Mining for heat

May 02, 2012

Underground mining is a sweaty job, and not just because of the hard work it takes to haul ore: Mining tunnels fill with heat naturally emitted from the surrounding rock. A group of researchers from McGill University in Canada has taken a systematic look at how such heat might be put to use once mines are closed. They calculate that each kilometer of a typical deep underground mine could produce 150 kW of heat, enough to warm 5 to 10 Canadian households during off-peak times.

A number of communities in Canada and Europe already use geothermal energy from abandoned mines. Noting these successful, site-specific applications, the McGill research team strove to develop a general model that could be used by engineers to predict the geothermal energy potential of other . In a paper accepted for publication in the American Institute of Physics' Journal of Renewable and , the researchers analyze the through mine tunnels flooded with water. In such situations, hot water from within the mine can be pumped to the surface, the extracted, and the cool water returned to the ground. For the system to be sustainable, heat must not be removed more quickly than it can be replenished by the surrounding rock. The team's model can be used to analyze the thermal behavior of a mine under different heat extraction scenarios.

"Abandoned mines demand costly perpetual monitoring and remediating. Geothermal use of the mine will offset these costs and help the mining industry to become more sustainable," says Seyed Ali Ghoreishi Madiseh, lead author on the paper. The team estimates that up to one million Canadians could benefit from mine , with an even greater potential benefit for more densely populated countries such as Great Britain.

Explore further: Switch on sunlight for a brighter future

Related Stories

Mines could provide geothermal energy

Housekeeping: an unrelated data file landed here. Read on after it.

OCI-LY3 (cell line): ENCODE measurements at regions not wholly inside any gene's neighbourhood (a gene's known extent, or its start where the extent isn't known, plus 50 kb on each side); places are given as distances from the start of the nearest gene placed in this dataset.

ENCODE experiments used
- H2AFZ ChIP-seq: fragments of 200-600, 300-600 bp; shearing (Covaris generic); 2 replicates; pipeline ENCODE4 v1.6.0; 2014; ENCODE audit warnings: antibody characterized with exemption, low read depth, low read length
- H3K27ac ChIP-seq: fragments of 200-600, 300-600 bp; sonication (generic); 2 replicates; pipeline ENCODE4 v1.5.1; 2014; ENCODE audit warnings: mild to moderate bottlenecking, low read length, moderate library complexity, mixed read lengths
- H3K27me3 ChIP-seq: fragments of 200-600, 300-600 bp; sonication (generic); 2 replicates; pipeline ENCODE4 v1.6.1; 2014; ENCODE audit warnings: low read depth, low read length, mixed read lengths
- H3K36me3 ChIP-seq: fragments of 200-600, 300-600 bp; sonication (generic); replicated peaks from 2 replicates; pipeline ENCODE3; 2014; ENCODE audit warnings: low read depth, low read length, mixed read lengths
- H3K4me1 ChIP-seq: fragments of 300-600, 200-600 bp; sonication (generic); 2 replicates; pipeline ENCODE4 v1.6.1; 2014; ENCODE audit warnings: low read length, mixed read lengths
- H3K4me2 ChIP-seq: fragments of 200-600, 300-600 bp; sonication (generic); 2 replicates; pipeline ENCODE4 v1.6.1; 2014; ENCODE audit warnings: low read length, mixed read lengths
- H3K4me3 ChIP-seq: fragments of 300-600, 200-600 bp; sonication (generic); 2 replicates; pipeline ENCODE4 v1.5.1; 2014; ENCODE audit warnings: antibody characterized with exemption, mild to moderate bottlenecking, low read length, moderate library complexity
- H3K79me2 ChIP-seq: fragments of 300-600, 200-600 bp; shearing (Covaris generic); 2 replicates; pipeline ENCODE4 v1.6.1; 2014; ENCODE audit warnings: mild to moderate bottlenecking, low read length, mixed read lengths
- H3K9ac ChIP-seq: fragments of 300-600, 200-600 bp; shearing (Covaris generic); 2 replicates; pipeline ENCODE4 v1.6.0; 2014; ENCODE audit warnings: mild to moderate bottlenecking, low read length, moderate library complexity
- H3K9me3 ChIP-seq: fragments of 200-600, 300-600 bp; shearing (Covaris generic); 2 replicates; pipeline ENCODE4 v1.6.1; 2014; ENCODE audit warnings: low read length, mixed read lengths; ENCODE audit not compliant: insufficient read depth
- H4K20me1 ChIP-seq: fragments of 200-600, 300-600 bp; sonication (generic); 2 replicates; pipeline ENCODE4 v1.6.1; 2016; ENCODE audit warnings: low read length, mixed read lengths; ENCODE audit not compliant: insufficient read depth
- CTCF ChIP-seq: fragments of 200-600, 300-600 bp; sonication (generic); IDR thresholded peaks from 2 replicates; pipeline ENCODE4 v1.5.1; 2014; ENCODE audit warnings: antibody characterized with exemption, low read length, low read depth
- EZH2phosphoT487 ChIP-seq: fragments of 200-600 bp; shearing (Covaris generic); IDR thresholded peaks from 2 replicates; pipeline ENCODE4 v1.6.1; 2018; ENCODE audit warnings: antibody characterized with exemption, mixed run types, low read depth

Jul 27, 2009

Mine shafts on the point of being closed down could be used to provide geothermal energy to local towns. This is the conclusion of two engineers from the University of Oviedo, whose research is being published ...

Zero-emission electricity studied to power the Galilee Basin

Feb 10, 2010

(PhysOrg.com) -- In the wake of mining billionaire Clive Palmer’s announcement to build six mines in the Galilee Basin, UQ research is investigating the possibility of emission-free electricity from a plentiful underground ...

Hot rocks fire up energy from the depths

Jun 23, 2010

(PhysOrg.com) -- Scientists at Newcastle University have completed the first phase of a giant central heating system that will harness heat from deep underground.

Recommended for you

Switch on sunlight for a brighter future

4 hours ago

Imagine sitting in a windowless room yet having the feeling of the sun shining on your face. This unique experience is now possible thanks to the COELUX EU-funded project which recreates the physical and ...

US urged to drop India WTO case on solar

20 hours ago

Environmentalists Wednesday urged the United States to drop plans to haul India to the WTO to open its solar market, saying the action would hurt the fight against climate change.

Is nuclear power the only way to avoid geoengineering?

Apr 23, 2014

"I think one can argue that if we were to follow a strong nuclear energy pathway—as well as doing everything else that we can—then we can solve the climate problem without doing geoengineering." So says Tom Wigley, one ...

Finalists named in Bloomberg European city contest

Apr 23, 2014

Amsterdam wants to create an online game to get unemployed young people engaged in finding jobs across Europe. Schaerbeek, Belgium, envisions using geothermal mapping to give households personalized rundowns of steps to save ...

User comments : 2

Adjust slider to filter visible comments by rank

Display comments: newest first

Bradfield
not rated yet May 02, 2012
For more information on this topic take a look at :

http://inhabitat....project/

A project running in the Netherlands since 2008
Vendicar_Decarian
1 / 5 (1) May 02, 2012
It ain't rocket science boys, no matter how much whining denialists claim it is.

More news stories

Facebook buys fitness app Moves

Facebook has bought the fitness app Moves, which helps users monitor daily physical activity and their calorie counts on a smartphone.

Cell resiliency surprises scientists

New research shows that cells are more resilient in taking care of their DNA than scientists originally thought. Even when missing critical components, cells can adapt and make copies of their DNA in an alternative ...